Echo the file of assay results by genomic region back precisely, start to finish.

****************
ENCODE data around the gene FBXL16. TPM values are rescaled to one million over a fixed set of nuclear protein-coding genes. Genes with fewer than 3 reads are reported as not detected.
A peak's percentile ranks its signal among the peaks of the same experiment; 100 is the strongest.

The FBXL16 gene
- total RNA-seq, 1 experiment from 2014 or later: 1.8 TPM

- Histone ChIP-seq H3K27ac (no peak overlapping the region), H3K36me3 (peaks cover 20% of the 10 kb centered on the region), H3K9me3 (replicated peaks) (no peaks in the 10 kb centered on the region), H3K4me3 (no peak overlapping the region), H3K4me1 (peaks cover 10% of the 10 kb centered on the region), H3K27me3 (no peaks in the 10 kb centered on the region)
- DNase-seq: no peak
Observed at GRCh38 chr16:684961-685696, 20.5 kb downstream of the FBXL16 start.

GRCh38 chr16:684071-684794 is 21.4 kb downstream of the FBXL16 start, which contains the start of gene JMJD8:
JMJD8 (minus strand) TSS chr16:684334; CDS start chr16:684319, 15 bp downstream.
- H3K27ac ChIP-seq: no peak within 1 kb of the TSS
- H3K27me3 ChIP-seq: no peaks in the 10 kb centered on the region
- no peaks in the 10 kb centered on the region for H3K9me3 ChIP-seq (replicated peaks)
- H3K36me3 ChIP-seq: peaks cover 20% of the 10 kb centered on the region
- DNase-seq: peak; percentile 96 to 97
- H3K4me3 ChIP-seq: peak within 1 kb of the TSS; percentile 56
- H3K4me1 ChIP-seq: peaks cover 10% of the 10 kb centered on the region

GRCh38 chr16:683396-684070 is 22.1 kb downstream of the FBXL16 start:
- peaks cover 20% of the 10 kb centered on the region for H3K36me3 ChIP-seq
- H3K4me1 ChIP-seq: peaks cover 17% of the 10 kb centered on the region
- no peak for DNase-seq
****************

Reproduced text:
ENCODE data around the gene FBXL16. TPM values are rescaled to one million over a fixed set of nuclear protein-coding genes. Genes with fewer than 3 reads are reported as not detected.
A peak's percentile ranks its signal among the peaks of the same experiment; 100 is the strongest.

The FBXL16 gene
- total RNA-seq, 1 experiment from 2014 or later: 1.8 TPM

- Histone ChIP-seq H3K27ac (no peak overlapping the region), H3K36me3 (peaks cover 20% of the 10 kb centered on the region), H3K9me3 (replicated peaks) (no peaks in the 10 kb centered on the region), H3K4me3 (no peak overlapping the region), H3K4me1 (peaks cover 10% of the 10 kb centered on the region), H3K27me3 (no peaks in the 10 kb centered on the region)
- DNase-seq: no peak
Observed at GRCh38 chr16:684961-685696, 20.5 kb downstream of the FBXL16 start.

GRCh38 chr16:684071-684794 is 21.4 kb downstream of the FBXL16 start, which contains the start of gene JMJD8:
JMJD8 (minus strand) TSS chr16:684334; CDS start chr16:684319, 15 bp downstream.
- H3K27ac ChIP-seq: no peak within 1 kb of the TSS
- H3K27me3 ChIP-seq: no peaks in the 10 kb centered on the region
- no peaks in the 10 kb centered on the region for H3K9me3 ChIP-seq (replicated peaks)
- H3K36me3 ChIP-seq: peaks cover 20% of the 10 kb centered on the region
- DNase-seq: peak; percentile 96 to 97
- H3K4me3 ChIP-seq: peak within 1 kb of the TSS; percentile 56
- H3K4me1 ChIP-seq: peaks cover 10% of the 10 kb centered on the region

GRCh38 chr16:683396-684070 is 22.1 kb downstream of the FBXL16 start:
- peaks cover 20% of the 10 kb centered on the region for H3K36me3 ChIP-seq
- H3K4me1 ChIP-seq: peaks cover 17% of the 10 kb centered on the region
- no peak for DNase-seq